Hirelings * can pretend that their education, either at school or university, hath been very chargeable, and therefore ought to be repaired in future by a plentiful maintenance : whenas it is well known, that the better half of them, (and ofttimes poor and pitiful boys, of no merit or promising hopes that might entitle them to the publie provision, but their poverty and the unjust favour of friends,) have had the most of their breeding, both at school and university, by scholarships, exhibitions, and fellowships at the public cost, which might engage them the rather to give freely, as they have freely received. Or if they have missed of these helps at the latter place, they have after two or three years left the course of their studies there, if they ever well began them, and undertaken, though furnished with little else but ignorance, boldness, and ambition, if with
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no worse vices, a chaplainship in some gentleman's house, to the frequent embasing of his sons with illiterate and narrow principles. Or if they have lived there upon their own, who knows not that seven years charge of living there, to them who fly not from the government. of their parents to the licence of a university, but come seriously to study, is no more than may be well defrayed and reimbursed by one year's revenue of an ordinary good benefice? If they had then means of breeding from their_parents,. it is likely they have more now; and if they have, it needs must be mechanic and uningenuous in them, to bring a bill of charges for the learning of those liberal arts and sciences, which they have learned (if they have indeed learned them, as they seldom have) to their own benefit and accomplishment. But they will say, we had betaken us to some other trade or profession, had we not expected to find a better livelihood by the ministry. This is that which I looked for, to discover them openly neither true lovers of learning, and so very seldom guilty of it, nor true ministers of the gospel. *** Next, it is a fond error, though too much believed among us, to think that the university makes a minister of the gospel ; what it may conduce to other arts and sciences, I'dispute not now : but that 'which makes fit a minister, the scripture can best inform us to be only from above. **** All this is granted, you will say ; but yet that is also requisite he should be trained in other learning ; which can be no where better had than at universities. I answer, that what learning, either human or divine, can be necessary to a minister, may as easily and less chargeably be had in any private huse. *** The small necessity of going thither to learn divinity I prove first from the most part of themselves, who seldom continue there till they have well got through logic, their first rudiments; though, to say truth, logic also may much better be wanting in disputes of divinity, than in the subtile debates of lawyers, and statesmen, who yet seldom or never deal with syllogisms. And those theological disputations there held by professors and graduates are such, as tend least of all to the edification or capacity of the people, but rather perplex and leaven pure doctrine with scholastical trash, than enable any minister to the better preaching of the gospel. ****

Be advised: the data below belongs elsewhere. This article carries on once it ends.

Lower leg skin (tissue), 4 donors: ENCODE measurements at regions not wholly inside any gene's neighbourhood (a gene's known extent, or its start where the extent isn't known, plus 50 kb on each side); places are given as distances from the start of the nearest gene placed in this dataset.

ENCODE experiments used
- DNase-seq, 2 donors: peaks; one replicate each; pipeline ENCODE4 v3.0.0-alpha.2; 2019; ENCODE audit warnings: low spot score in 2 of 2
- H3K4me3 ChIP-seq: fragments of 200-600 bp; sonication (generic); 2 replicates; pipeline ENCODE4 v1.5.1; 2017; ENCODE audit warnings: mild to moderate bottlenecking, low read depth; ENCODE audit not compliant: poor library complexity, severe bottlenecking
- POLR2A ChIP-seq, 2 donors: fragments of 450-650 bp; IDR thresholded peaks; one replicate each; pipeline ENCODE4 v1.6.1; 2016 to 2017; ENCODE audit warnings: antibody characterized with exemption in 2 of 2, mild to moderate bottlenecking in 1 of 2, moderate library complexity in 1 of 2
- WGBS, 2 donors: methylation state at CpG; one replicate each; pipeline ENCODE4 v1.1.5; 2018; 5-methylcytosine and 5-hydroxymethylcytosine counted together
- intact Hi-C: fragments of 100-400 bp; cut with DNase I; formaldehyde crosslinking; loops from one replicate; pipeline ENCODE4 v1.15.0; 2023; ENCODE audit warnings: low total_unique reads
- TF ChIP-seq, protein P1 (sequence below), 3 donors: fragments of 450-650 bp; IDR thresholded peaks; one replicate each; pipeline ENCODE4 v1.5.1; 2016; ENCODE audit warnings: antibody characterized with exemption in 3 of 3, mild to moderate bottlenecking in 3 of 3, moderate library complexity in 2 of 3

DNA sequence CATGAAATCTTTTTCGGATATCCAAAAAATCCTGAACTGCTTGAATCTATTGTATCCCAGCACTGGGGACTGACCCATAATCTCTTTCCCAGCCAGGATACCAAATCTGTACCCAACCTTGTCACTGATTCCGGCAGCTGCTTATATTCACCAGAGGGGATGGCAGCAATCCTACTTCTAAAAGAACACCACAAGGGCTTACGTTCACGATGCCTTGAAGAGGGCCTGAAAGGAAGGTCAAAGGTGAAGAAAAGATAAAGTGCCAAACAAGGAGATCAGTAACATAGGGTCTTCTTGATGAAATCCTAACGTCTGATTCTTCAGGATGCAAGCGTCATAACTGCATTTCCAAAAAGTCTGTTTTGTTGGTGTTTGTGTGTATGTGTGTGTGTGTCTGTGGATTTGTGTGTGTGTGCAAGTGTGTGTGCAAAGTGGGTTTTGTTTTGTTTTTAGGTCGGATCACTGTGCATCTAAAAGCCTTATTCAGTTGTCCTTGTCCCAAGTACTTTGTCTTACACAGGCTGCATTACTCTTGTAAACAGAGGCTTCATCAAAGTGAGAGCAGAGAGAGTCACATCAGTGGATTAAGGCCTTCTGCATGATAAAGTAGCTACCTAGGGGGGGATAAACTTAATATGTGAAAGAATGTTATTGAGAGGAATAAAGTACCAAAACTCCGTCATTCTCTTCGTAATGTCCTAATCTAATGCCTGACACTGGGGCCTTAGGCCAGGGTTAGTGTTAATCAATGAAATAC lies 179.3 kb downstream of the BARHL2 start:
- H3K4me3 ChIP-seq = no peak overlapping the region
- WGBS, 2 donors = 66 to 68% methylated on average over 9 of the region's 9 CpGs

I have thus at large examined the usual pretences of hirelings, coloured over most commonly with the cause of learning and universities; as if with divines learning stood and feil, wherein for the most part their pittance is so small : and, to speak freely, it were much better there were not one divine in the universities, no school divinity known, the idle sophistry of monks, the canker of religion; and that they who intended to be ministers, were trained up in the church only by the scripture, and in the original languages thereof at school.; without fetching the compass of other arts and sciences, more than what they can well learn at secondary leisure, and at home.-Neither speak I this in contempt of learning, or the ministry, but hating the common cheats of both; hating that they, who have preached out bishops, prelates, and canonists, should, in what
their serves their own ends, retain their false opinions, Pharisaical leaven, their avarice, and closely their ambition, their pluralities, their nonresidencies, their odious fees, and use their legal and popish arguments for tithes ; that independents should take that name, as they may justly from the true freedom of christian doctrine and church-discipline, subject to no superior judge but God only, and seek to be dependents on the magis.